Can tablet apps ever work for glossy magazines?

Print titles are finding it hard to succeed in digital form, as the closure of Stylist's iPad app shows, Gurjit Degun writes.

Stylist closed its iPad app in March
Stylist closed its iPad app in March

When Apple launched the iPad in 2010, it was meant to herald a new era in which the magazine and newspaper experience could finally be replicated in digital form. Six years on, much of that hope has been dashed.

In March, Shortlist Media became the latest publisher to give up on the tablet. It closed the iPad app for Stylist, its free women’s print weekly.

Last year’s "abrupt" closure of Newsstand, Apple’s online home for news and magazines, was to blame, according to Shortlist Media.

Apple replaced Newsstand with the News app, which collates articles from a number of sources. Users choose subjects and titles they are interested in and the app will feed relevant stories to them. The more the app is used, the more relevant users’ news feeds will become. 

However, this means there is no longer a "dedicated marketplace to distribute, download and search editions", Mike Soutar, the chief executive of Shortlist Media, says.

For the past two years, Soutar adds, Stylist’s tablet edition has been downloaded mostly to Apple devices. But readers are declining and there’s "no adequate way of recruiting new users".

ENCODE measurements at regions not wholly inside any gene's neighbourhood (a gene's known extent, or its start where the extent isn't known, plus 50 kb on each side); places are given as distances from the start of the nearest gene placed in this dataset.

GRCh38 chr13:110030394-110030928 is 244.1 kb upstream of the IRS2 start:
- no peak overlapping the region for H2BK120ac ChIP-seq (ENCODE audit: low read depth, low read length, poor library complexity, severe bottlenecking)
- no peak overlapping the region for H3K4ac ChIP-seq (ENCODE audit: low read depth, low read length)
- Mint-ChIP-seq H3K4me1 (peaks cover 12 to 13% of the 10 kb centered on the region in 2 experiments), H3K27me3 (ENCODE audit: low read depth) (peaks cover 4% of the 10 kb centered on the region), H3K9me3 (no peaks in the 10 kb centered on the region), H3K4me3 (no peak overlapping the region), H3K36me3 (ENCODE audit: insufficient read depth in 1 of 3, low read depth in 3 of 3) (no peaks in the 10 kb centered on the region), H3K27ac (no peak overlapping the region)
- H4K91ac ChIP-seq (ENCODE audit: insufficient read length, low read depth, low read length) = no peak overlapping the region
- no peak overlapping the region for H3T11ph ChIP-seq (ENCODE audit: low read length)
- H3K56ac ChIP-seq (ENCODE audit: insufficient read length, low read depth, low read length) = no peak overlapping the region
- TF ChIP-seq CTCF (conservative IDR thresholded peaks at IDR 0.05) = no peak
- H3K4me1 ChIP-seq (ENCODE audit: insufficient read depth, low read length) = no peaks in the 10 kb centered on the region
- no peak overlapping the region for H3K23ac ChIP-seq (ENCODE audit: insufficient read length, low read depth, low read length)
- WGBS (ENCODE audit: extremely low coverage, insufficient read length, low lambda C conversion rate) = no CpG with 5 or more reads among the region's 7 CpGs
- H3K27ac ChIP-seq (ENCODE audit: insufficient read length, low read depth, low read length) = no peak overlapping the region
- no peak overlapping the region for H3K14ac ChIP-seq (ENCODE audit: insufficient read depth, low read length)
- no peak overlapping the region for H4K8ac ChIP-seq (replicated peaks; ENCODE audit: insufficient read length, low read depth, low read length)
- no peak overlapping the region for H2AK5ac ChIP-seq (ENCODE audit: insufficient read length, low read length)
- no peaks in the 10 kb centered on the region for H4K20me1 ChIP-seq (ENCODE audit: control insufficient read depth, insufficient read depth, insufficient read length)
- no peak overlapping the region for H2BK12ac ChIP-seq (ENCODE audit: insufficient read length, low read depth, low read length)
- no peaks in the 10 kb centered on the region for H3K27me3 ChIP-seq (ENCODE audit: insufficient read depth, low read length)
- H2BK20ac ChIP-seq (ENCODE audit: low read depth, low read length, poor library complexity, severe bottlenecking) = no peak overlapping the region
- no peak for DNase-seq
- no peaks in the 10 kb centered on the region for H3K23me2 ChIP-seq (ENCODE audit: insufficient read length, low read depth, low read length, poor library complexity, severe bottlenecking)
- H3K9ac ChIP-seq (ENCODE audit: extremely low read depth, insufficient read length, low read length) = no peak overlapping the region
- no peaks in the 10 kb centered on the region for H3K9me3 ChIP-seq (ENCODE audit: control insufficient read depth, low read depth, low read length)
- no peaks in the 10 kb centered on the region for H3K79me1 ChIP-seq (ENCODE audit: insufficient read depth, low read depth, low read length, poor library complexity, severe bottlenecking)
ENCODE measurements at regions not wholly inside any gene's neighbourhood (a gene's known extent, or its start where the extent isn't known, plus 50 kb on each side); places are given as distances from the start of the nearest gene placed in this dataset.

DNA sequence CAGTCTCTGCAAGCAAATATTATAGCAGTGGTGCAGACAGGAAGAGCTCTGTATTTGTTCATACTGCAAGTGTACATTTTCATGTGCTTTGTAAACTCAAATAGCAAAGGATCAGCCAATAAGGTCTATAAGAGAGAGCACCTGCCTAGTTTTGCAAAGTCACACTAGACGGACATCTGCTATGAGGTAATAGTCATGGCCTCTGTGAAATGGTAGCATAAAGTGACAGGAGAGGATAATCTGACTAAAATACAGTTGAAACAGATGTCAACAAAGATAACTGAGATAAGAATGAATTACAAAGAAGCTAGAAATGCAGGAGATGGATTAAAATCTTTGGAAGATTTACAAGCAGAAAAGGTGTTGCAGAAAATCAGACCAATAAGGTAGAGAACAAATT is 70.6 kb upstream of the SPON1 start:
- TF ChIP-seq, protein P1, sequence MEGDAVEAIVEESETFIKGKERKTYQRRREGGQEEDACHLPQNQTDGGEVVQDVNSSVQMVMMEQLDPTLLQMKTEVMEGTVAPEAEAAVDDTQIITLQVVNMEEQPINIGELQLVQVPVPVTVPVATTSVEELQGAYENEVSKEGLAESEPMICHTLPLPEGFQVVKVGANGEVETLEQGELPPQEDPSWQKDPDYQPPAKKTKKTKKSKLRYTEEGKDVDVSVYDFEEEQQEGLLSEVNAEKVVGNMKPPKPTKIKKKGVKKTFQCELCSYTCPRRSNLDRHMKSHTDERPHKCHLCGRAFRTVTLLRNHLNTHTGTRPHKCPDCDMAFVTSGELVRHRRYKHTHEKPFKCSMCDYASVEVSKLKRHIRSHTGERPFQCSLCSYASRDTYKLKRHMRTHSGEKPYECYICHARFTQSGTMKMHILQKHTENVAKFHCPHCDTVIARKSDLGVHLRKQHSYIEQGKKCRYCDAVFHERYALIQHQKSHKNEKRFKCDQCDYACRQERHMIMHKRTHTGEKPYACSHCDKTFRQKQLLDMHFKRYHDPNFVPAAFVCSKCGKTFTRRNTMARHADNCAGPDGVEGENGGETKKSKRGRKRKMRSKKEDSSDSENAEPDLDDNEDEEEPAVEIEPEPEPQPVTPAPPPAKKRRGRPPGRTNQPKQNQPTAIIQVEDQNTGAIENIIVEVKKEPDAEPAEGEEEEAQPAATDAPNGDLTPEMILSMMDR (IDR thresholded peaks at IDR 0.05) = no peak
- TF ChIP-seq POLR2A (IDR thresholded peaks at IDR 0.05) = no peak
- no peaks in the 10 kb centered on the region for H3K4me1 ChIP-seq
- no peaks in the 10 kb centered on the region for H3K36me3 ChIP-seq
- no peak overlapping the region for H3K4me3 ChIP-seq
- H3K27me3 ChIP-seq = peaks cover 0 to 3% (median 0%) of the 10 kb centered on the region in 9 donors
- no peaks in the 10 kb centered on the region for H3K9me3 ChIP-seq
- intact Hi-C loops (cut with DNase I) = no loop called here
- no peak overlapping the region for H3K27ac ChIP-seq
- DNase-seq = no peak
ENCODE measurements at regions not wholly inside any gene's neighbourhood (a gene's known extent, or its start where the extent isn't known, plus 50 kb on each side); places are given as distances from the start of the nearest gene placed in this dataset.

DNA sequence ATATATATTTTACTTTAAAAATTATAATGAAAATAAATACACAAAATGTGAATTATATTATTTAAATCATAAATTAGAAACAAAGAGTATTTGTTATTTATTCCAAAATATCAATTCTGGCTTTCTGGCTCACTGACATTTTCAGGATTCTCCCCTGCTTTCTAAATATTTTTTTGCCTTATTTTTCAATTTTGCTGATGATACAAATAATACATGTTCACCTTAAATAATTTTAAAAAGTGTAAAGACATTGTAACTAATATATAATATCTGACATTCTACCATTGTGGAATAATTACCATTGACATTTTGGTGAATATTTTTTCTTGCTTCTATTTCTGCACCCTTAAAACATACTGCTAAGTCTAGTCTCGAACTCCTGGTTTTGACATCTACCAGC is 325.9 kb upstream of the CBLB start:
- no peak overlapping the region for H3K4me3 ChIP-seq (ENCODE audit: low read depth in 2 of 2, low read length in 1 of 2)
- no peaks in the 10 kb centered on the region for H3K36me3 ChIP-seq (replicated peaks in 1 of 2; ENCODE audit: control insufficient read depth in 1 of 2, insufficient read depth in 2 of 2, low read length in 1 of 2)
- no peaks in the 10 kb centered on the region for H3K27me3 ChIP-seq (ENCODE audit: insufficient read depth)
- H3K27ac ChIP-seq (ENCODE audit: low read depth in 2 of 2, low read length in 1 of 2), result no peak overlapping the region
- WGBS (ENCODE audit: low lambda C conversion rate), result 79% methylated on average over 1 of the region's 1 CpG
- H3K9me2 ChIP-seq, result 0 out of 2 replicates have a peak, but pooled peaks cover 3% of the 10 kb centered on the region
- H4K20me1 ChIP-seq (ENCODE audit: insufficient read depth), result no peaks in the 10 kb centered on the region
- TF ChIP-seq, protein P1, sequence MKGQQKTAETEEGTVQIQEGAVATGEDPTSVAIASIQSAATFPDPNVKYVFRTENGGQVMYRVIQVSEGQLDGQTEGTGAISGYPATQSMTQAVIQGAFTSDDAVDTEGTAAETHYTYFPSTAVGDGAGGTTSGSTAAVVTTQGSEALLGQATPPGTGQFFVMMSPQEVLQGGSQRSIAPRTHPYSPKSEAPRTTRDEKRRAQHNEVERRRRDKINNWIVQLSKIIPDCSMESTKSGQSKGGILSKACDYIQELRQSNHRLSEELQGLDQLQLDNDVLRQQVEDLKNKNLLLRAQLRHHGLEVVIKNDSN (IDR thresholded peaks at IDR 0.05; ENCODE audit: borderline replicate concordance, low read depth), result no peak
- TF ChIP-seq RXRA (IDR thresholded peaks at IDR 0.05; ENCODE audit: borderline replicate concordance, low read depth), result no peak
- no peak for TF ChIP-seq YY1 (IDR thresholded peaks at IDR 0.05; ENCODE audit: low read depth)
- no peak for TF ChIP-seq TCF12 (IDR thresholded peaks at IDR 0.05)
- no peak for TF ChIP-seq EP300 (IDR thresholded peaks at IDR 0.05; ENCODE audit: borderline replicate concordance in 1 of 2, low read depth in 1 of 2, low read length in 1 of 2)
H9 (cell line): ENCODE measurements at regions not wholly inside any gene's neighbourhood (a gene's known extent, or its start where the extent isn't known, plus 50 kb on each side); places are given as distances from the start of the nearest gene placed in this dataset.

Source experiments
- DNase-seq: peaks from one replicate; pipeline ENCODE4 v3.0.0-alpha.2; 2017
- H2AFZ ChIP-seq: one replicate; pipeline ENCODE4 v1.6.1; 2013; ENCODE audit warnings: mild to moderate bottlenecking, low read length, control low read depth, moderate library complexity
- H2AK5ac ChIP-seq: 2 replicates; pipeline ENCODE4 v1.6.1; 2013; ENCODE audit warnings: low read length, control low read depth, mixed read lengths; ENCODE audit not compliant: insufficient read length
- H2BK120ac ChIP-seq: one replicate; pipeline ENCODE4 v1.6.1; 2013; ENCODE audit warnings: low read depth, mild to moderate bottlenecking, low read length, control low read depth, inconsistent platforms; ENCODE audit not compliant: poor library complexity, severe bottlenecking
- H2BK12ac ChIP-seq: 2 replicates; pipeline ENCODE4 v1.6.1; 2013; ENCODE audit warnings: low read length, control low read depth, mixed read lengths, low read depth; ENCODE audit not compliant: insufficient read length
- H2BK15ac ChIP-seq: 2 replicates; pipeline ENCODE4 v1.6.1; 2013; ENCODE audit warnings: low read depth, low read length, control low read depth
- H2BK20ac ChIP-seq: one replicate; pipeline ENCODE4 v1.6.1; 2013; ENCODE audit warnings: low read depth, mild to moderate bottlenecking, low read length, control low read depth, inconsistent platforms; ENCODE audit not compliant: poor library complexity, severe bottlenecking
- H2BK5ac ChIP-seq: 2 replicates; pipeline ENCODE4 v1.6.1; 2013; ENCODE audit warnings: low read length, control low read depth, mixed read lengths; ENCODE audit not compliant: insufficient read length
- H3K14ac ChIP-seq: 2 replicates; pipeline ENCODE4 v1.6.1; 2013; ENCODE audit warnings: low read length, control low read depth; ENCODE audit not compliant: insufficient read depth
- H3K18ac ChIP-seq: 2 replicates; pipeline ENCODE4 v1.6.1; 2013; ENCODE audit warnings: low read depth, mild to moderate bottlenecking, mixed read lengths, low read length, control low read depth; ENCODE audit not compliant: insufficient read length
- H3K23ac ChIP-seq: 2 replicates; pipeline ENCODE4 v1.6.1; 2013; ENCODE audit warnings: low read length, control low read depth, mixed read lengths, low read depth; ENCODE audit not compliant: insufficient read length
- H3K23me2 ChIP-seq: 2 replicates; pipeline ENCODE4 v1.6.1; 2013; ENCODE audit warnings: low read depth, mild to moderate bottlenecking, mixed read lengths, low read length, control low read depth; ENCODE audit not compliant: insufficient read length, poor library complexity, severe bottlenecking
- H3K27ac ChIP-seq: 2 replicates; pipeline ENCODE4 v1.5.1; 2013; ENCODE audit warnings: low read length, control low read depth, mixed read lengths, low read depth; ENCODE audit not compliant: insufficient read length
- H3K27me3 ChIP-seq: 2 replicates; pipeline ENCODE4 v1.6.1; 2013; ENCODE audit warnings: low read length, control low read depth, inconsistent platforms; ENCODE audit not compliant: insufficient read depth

Shortlist Media is now rethinking its digital strategy and plans to reach "bigger new audiences" through Apple News, Google Accelerated Mobile Pages and Facebook Instant Articles. But it remains a difficult landscape for magazines.

Stylist isn’t the only casualty. News Corporation tried and failed with the iPad news-paper The Daily and Future closed its iPad title Tech.

For most magazines, print circulation still far exceeds that of the digital version. Even Condé Nast’s Wired, a technology title popular with early adopters, gets just 16 per cent of sales from its digital edition – 7,542 digital copies compared with 46,500 in print, according to ABC data.

Publishers face multiple challenges. It can be costly to create a digital edition with video and other features, and it can be argued that the feeling of being immersed in a magazine isn’t replicated on a tablet. Traditionalists are not the only readers who complain that the interactive features and notifications on the device can be a distraction.


Nnamdi David, senior strategist, MullenLowe Profero
"The visuals are better and digital platforms enable better tracking of engagement. For publishers, the economies of scale are enticing. For consumers, the product is more engaging, more shareable and more convenient."


David Mulrenan, joint head of trading, ZenithOptimedia
"The creative costs and low take-up have been barriers. I do not think you can recreate the touch and feel of a glossy magazine on a digital platform. That is not to say the glossy brands cannot extend their reach through digital."


Felicity Long, head of digital, Carat
"While tablets will never deliver the weight and ‘glossiness’ of a print magazine, apps have the potential to succeed. But brands need to respect the way people consume magazines and hold off from altering the content format."


Wil Harris, head of digital, Condé Nast Britain
"Tablet apps can and do work for magazines. While they might not have revolutionised the industry, there is evidence that they are a useful means of distribution for publishers and an engaging form of consumption for the reader."


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